Are we about to lose the war on cigarettes by winning a battle against vaping? “If we lose this opportunity” to get rid of cigarettes, David Abrams tells CBS News, “I think we will have blown the single biggest public health opportunity we’ve ever had in 120 years.” At issue is whether vaping is better for health than cigarettes, and how much better — a point on which British and American researchers strongly disagree:

“My research shows that e-cigarettes are significantly less harmful than cigarettes,” said Dr. Lion Shahab, an associate professor at University College London.

Public Health England describes e-cigarettes as “at least 95% less harmful” than tobacco cigarettes.

Dr. David Abrams, a professor at New York University, said that he thinks that’s a fair estimate. “Actually, I would go further,” he said. “I think there’s no evidence from looking at the cancer biomarkers, that it could be as high as 98% or 99% for cancer.”

Vaping isn’t harmless, Abrams notes, as nicotine is still addictive and has its own health-related concerns. Eliminating the tar and carbon monoxide of smoking, however, makes for a dramatic difference in health issues between the two. What’s more, the push to ban vaping will make it much more difficult to move current cigarette smokers to a much less harmful transition product. Abrams estimates that a ten year push to get cigarette smokers to e-cigs could save six to seven million lives a year.

Just how much less harmful e-cigs are is the core of the debate, however. CBS This Morning addressed the controversy in a second video report, as American researchers studying long-term vaping impacts think it might be nearly as bad — at least outside the lungs. Current animal-based research shows tendencies toward arterial changes that could lead to significant heart disease with decades of use, which will lead to excess preventable deaths as well:

But other American scientists, like West Virginia University School of Medicine associate professor Mark Olfert, are drawing very different conclusions.

“I would say it’s 95% harmful,” Olfert said, “because … in any single study that I’ve seen that’s looking at this in a meaningful way outside the lung, they’re finding damage and harm.” …

In a recent study, Olfert looked at eight months of exposure — the equivalent of 25 human years. What he found concerns him: The animals’ arteries stiffened almost as much as those exposed to cigarette smoke over the same time.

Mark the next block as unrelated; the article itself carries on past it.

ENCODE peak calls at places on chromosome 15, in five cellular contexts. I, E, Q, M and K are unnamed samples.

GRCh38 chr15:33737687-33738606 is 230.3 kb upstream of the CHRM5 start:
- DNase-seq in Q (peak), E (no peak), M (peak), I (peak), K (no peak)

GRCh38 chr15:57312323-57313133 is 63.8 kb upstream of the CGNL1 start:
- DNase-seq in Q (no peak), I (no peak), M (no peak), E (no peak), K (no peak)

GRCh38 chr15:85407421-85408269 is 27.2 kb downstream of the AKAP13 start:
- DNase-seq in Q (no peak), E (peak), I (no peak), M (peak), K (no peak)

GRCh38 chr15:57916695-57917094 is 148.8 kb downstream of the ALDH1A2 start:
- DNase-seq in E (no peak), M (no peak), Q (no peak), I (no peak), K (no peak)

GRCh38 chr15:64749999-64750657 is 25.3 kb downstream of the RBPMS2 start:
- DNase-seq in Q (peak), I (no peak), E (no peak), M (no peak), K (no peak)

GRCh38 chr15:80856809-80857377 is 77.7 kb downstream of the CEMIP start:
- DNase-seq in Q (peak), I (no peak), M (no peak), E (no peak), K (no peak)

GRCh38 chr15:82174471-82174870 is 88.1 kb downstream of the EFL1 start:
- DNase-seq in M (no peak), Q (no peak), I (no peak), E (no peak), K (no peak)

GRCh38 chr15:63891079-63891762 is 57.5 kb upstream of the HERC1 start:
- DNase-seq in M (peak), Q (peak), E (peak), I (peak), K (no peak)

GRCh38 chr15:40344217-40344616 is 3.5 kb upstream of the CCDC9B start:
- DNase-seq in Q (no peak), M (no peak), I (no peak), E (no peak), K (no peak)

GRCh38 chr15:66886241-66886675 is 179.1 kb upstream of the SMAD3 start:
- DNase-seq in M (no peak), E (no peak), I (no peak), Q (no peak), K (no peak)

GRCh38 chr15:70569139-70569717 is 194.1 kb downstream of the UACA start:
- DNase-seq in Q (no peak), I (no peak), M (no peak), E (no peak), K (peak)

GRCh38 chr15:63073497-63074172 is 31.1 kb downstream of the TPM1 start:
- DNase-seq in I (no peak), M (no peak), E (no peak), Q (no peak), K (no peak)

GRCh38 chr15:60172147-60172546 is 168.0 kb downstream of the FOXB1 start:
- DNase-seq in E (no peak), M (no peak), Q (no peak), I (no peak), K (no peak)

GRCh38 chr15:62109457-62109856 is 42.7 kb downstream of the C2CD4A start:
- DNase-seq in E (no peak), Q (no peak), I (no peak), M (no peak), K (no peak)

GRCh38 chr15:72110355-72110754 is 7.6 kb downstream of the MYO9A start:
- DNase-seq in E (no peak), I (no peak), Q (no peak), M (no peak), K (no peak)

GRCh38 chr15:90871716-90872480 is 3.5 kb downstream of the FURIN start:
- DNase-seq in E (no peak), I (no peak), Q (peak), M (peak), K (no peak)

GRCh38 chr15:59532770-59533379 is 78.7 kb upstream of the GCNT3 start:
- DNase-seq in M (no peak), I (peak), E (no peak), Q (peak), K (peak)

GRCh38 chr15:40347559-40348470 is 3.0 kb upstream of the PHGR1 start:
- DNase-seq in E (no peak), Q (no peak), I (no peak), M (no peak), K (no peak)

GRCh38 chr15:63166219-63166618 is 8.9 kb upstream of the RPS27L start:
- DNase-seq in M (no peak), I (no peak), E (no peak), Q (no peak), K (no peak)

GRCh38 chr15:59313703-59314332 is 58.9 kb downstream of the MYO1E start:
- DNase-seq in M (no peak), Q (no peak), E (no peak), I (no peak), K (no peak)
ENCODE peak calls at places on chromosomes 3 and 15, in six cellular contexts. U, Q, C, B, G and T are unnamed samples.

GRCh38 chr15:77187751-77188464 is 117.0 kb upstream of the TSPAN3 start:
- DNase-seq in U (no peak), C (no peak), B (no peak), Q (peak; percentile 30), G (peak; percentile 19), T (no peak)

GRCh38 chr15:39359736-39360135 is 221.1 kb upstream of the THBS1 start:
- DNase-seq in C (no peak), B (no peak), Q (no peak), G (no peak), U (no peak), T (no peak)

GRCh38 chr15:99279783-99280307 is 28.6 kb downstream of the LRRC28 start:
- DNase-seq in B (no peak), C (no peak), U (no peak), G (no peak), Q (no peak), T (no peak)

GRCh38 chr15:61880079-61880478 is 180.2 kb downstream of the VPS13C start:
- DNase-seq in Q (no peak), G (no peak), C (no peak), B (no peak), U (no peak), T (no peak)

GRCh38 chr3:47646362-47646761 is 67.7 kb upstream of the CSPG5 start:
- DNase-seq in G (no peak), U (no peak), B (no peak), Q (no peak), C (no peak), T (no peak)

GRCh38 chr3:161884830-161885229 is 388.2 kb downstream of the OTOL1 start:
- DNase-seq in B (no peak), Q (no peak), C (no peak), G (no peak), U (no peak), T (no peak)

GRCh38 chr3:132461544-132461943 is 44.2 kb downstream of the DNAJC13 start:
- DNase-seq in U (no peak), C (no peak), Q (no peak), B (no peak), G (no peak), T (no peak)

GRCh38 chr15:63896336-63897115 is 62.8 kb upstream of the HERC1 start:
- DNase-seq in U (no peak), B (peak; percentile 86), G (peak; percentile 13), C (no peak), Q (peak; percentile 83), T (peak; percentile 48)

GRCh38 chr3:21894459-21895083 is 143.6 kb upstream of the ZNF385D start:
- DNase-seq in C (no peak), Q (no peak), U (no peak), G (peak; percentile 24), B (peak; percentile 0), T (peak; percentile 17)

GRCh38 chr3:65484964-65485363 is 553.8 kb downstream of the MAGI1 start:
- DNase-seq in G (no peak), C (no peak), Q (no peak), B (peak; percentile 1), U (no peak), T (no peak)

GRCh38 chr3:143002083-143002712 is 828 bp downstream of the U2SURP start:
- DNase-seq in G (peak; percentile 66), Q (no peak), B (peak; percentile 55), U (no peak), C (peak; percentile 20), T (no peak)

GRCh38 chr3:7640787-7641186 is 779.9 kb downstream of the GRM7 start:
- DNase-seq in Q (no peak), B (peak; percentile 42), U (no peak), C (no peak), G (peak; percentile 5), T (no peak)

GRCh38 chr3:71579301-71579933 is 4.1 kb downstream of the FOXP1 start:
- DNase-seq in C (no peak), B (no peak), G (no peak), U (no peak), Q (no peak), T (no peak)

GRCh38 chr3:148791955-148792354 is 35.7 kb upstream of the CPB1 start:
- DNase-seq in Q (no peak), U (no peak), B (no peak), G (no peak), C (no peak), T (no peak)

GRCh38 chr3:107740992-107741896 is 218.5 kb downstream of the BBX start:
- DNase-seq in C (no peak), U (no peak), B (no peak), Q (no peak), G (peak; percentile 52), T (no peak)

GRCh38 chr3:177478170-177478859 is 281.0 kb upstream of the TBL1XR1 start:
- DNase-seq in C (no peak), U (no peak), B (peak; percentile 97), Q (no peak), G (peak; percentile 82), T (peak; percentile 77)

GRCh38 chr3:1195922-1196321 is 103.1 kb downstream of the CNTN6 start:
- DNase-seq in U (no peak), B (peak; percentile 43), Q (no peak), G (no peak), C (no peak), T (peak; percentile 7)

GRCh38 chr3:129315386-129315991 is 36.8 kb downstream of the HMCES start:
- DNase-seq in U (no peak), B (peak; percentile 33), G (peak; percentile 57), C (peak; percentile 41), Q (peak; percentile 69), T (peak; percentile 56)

“Stiffer arteries means greater risk for stroke, for heart attack, atherosclerosis, aneurisms, any number of vascular effects,” Olfert said. “It’s extremely alarming, because it tells me that e-cigarettes simply are not gonna be safer than cigarettes.”

To some extent, the two camps seem to be talking past each other. Abrams and the British science establishment isn’t declaring vaping to be completely harmless and acknowledge that long-term risks have not yet been established. However, given the choice between the health impacts of cigarettes and e-cigs — which is the real and rational choice for current smokers — who wouldn’t choose to shed the lung-related health impacts? The outcomes Olfert highlight are present at the same levels or worse for cigarettes too, which remain on the market.

It’s the rash of acute illnesses and deaths that are driving concerns, which Abrams says is legitimate — but largely misdirected. The media coverage is driving a social panic about legitimate vaping when the deaths and injuries are related to home-brew vaping:

“I think all the evidence we’ve seen from the FDA and the CDC reports is that these cases are people who bought marijuana oils on the street made either illegally or in a sort of a street version like a dirty street drug,” he said.

“We haven’t seen a single case that a commercially made legitimate e-cigarette that smokers are using has caused any of these illnesses,” Abrams added. “And I would say for smokers they should not be scared by what they’re seeing and that e-cigarettes should still be used instead of cigarettes if they’ve already switched.”

It’s also being driven by the nature of the vaping industry, which largely consists of the same tobacco companies that spent decades being, ahem, less than honest about health impacts. They spent a long, long time micturating on our heads and calling it precipitation, and not only on health impacts but also youth marketing. That’s one of the concerns from US researchers — that vaping has been marketed not just to current smokers but also teens and young adults as a harmless experience. More recent restrictions have at least forced some changes to that approach, but it’s hard to criticize scientists for approaching the next generation of nicotine delivery devices with a very large amount of skepticism.

Still, that skepticism shouldn’t outweigh the science, especially if it can help wean smokers off cigarettes. Right now, it seems as though we’re poised to make the perfect the enemy of the good-enough-for-right-now.

Addendum: Kudos to CBS News for a very fair and balanced approach to this controversy, too. It’s not easy for news magazine shows to spend this much time and effort presenting all sides of an issue.